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51 our spirits, by entertaining the principles of religion ; and to inform our understandings, and to regulate our lives, by holding ourselves constantly to the measures of nature, reason and religion.

DISCOURSE XXVIII.

The INSTRUCTION from the Judg

ments of God.

ISA IA H xxvi. 9. When thy judgments are in the earth, the inhabitants of

the world will learn righteousness.

I

Have chosen these words to give you an account of the moral part of religion, which is to be un

derstood by the word righteousness in the text , which word is comprehensive of all moral duty, viz. all the principles and acts of true and real goodness. This the apofle doth distinguish by three words, Titus ii. 12. To live soberly, righteously and godly. It is the same habit and perfection of mind which is distinguished relatively to their several objects ; for indeed all virtues are one in the mind; and virtue is nothing else but the mind's health, purity and fincerity.

And a good mind expresseth itself naturally in all acts, worthily towards all objects. It is as true in our divinity, as in Aristotle's philosophy, * that all * Arift. Eth. L. 6. c. 13. Da

moral

own.

moral virtues are in a conjunction; they are all rooted and conjoined in prudence. And it is very true, that all acts of religion are not distinguished in the temper of the mind, but in relation to the object they act upon, and the matter about which they are converfant. This fcripture which we have cited from the apostle, distinguisheth moral goodness, with respect to their particular objects ; but the text comprehends them all in one, in this word righteousness. Now it is an act of righteousness, to give every one their own; to God, the things that are God's; and to do right to all men, and a man's Yelf also. Of this, Tully faith very well, that piety is doing that to God that is just ; giving God his

I will express it therefore according to this distinction with relation to these three objects, God, a mar's neighbour, and a man's self.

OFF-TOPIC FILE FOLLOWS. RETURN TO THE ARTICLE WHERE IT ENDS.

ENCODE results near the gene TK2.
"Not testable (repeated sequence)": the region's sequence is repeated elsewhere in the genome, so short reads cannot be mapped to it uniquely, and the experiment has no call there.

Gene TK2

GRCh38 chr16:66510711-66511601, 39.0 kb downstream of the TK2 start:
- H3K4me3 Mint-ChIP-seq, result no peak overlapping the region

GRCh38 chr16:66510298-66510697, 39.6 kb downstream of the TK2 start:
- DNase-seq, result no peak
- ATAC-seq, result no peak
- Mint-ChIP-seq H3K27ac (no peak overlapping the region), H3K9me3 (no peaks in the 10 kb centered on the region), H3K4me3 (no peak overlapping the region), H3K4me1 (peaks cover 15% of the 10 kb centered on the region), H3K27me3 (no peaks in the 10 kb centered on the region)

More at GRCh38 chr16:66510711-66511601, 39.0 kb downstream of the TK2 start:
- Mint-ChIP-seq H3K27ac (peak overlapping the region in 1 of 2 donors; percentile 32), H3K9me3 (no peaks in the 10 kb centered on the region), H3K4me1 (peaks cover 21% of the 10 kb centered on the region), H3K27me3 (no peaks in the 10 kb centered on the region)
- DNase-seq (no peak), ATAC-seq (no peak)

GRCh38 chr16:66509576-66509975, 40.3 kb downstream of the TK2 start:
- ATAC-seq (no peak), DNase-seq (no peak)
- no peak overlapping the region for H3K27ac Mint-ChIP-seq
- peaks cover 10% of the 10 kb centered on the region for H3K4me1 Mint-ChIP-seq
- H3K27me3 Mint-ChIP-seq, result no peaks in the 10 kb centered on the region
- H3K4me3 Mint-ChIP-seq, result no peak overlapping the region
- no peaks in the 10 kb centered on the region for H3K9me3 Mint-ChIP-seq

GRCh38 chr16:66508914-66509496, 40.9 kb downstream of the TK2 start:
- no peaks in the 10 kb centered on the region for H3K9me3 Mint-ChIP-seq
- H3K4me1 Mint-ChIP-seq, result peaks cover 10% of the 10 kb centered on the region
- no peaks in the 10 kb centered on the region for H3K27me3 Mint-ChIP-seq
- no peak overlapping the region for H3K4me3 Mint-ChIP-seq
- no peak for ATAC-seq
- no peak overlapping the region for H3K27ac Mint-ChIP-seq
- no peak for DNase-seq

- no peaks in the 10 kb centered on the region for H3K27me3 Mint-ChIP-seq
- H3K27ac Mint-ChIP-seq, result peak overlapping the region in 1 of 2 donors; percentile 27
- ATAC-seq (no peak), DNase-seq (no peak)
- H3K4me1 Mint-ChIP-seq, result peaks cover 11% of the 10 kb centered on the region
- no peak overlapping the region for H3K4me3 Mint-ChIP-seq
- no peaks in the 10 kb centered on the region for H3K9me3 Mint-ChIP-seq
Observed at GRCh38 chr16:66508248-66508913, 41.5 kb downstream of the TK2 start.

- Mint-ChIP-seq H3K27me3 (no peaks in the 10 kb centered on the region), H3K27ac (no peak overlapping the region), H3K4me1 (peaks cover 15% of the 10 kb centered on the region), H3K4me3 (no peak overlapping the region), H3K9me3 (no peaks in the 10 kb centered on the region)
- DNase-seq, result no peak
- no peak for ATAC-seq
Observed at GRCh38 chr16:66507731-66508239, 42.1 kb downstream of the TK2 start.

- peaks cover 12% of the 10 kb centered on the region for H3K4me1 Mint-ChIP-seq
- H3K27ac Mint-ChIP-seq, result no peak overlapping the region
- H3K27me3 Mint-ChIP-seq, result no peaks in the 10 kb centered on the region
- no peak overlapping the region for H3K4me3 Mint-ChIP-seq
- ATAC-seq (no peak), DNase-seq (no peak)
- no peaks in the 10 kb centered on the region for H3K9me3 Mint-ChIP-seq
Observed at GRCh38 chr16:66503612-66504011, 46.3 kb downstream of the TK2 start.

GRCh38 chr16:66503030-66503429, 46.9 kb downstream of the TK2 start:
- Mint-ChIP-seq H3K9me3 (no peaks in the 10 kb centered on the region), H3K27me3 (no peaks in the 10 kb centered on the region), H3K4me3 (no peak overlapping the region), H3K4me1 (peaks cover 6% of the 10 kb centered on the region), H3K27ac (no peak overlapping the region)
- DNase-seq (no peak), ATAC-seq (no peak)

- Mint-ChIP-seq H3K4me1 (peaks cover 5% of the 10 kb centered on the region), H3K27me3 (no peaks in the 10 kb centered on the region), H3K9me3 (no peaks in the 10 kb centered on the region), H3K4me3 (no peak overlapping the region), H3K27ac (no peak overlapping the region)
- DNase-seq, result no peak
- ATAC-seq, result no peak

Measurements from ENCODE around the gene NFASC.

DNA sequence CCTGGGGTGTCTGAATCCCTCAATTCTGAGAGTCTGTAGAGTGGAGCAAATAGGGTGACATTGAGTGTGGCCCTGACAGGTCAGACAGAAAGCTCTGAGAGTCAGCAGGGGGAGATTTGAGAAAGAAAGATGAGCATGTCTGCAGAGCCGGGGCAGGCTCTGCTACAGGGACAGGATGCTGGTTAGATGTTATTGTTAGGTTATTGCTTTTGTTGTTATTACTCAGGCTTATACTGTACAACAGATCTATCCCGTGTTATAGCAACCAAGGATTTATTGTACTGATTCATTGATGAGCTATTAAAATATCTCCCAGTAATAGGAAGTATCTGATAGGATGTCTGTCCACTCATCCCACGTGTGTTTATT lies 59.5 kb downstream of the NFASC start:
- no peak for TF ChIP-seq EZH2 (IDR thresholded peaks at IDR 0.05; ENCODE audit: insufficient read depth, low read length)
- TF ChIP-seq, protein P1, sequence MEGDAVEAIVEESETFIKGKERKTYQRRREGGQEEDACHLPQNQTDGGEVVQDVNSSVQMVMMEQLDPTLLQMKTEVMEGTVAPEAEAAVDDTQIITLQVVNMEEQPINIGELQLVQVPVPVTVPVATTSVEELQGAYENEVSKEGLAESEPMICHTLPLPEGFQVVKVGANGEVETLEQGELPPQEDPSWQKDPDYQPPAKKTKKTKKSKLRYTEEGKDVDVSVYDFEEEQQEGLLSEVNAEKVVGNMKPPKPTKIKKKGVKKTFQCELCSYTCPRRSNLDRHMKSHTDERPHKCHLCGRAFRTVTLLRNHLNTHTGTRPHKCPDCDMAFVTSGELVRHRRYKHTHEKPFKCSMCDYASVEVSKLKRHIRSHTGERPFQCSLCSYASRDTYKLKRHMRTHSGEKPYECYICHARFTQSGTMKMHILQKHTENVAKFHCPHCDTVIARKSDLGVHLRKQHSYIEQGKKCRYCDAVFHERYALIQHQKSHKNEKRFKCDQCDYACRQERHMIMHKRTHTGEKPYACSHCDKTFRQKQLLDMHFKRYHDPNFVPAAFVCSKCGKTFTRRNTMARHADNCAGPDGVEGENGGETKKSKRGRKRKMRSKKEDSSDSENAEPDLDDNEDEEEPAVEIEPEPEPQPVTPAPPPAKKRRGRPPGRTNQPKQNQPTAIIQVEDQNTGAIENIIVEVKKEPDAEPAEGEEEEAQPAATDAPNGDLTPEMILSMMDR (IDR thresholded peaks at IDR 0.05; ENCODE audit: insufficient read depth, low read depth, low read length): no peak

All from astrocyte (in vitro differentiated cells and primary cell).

All religion, devotion and piety towards God confifts in these fix particulars ; and these we understand by moral righteousness, or the principles of God's creation, or complying with the dictates of natural conscience, or doing those things which are grounded and founded in reason.;, which is the excellency of man and the communication of God to man in the moment of his creation. I fay, this piety towards God comprehends these fix things in it : I. Reverence, and awful regard of the divine majesty. For this is the first thing in piety, to have reverence of God; and to have awful and regard ful apprehensions of the divine majesty. 2. The sea, cond is the admiring, and adoring him, in his height, excellency, and perfection.

3. Love

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3. Love and delight in him, because of his grace and goodness, and free communication ; with thankfulness for his benefits. These are God's dues from

4. Trust, and affiance in God because of his faithfulness; and to give him belief and credit, because of his approved truth and goodness. . 5. Proftration, and submission to him, because of his fuperiority and sovereignty. 6. Duty and service, because of his dominion and property. And these are instances of moral righteousness, respectively to God: and these are the things that are adequately opposite to the spirit of atheism and profaneness, and absolutely preservative against superstition and idolatry ; which fin was so much charged upon the Jewish nation, and brought them to destruction. And these are the things that God makes men to know when his judgments are upon them. And all these things are evident in themselves, and demonstrable, and the man may be sure of them, and there is no question about them, neither is there any difference or controversy in the world about them ; and these are the great points of righteousness towards God, and this do we understand by moral duty, and this comes within the compass of the moral part of religion. And these, at least some of them, are antecedent, and fundamental to all possibility of gospel skill and knowledge; for if so be you do not give God credit and faith, because of his approved and known faithfulness to you ; you are not in a dispo. fition to receive from him, any gospel truth ; for all gospel truth doth depend upon this, God's faith fulness. And if we be not made to know this, that